A Trump campaign official who spoke on condition of anonymity disputed that the new staff signals a plan to use tabloid-style tactics. Instead, the official said, the campaign will be unpredictable and won’t follow the standard playbook.
One Clinton campaign official who spoke on condition of anonymity said that throughout staff discussions Wednesday, the consensus was that Trump’s moves shouldn’t change anything in terms of Clinton’s lines of defense. Aides reaffirmed a strategy they agreed to in May, when it became clear Trump would be the Republican nominee, of avoiding what they saw as a trap of getting into a tit-for-tat with Trump over personal attacks.
The campaign’s thinking then and now, the official said, is that Clinton should take the high road, and if Trump goes after her personally, she should shift the message to focus on groups Trump may be attacking.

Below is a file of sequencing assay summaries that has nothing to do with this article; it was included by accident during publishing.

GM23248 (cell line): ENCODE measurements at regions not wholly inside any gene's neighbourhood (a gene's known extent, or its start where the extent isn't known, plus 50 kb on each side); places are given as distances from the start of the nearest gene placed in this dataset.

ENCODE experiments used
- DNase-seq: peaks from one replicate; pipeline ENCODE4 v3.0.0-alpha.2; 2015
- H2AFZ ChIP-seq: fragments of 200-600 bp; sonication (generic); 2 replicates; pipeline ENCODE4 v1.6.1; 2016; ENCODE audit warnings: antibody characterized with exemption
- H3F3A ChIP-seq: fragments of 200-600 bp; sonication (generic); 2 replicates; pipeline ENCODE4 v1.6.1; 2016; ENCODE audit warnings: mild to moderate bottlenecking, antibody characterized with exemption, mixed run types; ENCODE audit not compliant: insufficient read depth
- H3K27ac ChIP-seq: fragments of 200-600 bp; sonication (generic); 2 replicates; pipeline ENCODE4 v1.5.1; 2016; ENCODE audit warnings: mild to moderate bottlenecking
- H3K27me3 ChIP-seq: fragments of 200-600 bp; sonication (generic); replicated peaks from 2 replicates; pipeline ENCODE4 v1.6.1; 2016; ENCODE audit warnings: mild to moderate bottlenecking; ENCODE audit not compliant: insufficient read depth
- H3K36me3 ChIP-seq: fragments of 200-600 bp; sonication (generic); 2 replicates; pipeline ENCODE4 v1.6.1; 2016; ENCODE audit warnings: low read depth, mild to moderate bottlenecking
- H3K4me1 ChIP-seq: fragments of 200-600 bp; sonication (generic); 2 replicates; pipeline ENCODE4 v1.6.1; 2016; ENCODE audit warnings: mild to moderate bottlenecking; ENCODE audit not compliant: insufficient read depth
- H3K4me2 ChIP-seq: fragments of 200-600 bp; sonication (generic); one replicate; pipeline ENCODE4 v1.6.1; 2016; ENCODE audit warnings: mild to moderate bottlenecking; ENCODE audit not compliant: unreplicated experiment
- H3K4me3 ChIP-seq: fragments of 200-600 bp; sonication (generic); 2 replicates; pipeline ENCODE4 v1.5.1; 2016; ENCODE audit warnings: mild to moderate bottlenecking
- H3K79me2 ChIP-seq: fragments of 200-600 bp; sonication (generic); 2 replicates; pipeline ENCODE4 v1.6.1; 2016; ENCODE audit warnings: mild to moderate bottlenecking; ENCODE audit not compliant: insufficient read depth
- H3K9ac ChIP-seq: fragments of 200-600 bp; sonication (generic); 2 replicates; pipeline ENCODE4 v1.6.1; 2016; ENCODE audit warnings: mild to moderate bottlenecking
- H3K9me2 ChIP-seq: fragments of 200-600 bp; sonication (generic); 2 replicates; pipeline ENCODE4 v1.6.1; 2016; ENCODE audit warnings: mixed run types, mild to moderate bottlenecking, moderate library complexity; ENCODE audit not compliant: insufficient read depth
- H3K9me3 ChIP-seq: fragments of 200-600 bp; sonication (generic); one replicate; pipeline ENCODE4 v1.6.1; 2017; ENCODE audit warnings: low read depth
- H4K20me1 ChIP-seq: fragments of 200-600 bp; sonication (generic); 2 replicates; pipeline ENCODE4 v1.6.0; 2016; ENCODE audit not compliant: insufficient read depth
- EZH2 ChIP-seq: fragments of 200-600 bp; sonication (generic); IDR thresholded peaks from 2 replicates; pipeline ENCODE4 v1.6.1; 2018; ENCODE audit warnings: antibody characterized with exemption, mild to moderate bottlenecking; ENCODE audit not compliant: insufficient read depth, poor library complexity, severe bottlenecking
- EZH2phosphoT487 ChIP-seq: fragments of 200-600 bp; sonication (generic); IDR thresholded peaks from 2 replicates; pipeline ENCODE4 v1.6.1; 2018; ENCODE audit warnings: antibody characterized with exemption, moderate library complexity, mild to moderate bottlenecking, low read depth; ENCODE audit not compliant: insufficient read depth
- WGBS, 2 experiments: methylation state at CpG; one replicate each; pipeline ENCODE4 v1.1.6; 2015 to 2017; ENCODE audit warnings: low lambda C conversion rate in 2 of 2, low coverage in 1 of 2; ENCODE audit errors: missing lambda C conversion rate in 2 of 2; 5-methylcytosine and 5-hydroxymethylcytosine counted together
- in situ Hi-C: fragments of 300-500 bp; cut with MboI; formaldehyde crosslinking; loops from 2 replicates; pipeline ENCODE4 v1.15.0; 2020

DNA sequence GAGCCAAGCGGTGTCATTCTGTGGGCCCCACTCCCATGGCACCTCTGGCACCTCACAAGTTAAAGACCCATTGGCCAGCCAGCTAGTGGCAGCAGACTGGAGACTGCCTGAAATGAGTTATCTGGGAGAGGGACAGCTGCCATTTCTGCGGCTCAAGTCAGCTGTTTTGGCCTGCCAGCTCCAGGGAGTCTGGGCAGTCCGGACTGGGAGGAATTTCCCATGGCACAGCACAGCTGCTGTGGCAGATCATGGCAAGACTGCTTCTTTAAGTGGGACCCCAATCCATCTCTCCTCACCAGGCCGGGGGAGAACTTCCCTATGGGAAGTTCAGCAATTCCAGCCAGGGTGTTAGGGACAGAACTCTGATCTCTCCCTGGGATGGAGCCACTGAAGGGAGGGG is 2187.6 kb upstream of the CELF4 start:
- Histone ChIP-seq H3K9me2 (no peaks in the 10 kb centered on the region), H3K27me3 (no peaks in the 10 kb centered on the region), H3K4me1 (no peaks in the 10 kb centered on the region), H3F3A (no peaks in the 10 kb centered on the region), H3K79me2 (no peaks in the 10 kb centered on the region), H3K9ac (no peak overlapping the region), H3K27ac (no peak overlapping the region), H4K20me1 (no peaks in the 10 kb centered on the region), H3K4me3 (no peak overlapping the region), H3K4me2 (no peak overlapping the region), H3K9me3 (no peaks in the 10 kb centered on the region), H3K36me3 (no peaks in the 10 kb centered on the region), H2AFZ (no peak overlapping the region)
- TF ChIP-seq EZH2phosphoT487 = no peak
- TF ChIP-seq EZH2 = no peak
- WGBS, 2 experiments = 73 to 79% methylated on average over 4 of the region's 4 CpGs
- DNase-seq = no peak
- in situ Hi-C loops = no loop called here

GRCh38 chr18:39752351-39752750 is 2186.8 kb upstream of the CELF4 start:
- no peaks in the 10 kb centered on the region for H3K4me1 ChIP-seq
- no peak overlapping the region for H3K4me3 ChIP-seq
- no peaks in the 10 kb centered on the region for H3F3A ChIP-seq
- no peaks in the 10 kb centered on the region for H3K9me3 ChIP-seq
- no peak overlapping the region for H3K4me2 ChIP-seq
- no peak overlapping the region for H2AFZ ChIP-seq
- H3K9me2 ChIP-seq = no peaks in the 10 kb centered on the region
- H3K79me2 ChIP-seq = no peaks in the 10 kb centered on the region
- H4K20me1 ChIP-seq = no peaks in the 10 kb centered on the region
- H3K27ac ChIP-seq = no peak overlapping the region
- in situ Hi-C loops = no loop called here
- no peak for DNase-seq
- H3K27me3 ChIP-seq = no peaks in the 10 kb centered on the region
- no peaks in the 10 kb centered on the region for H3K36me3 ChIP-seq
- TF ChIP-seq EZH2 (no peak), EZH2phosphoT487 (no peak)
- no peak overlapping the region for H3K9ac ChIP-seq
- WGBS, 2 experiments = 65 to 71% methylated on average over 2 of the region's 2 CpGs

If the staff shakeup emboldens Trump to embrace more nationalistic or divisive rhetoric, as many Democrats are predicting, it could give Clinton an opportunity to expand her defense of Trump’s rhetorical targets, including women, Muslim-Americans, and other minority groups.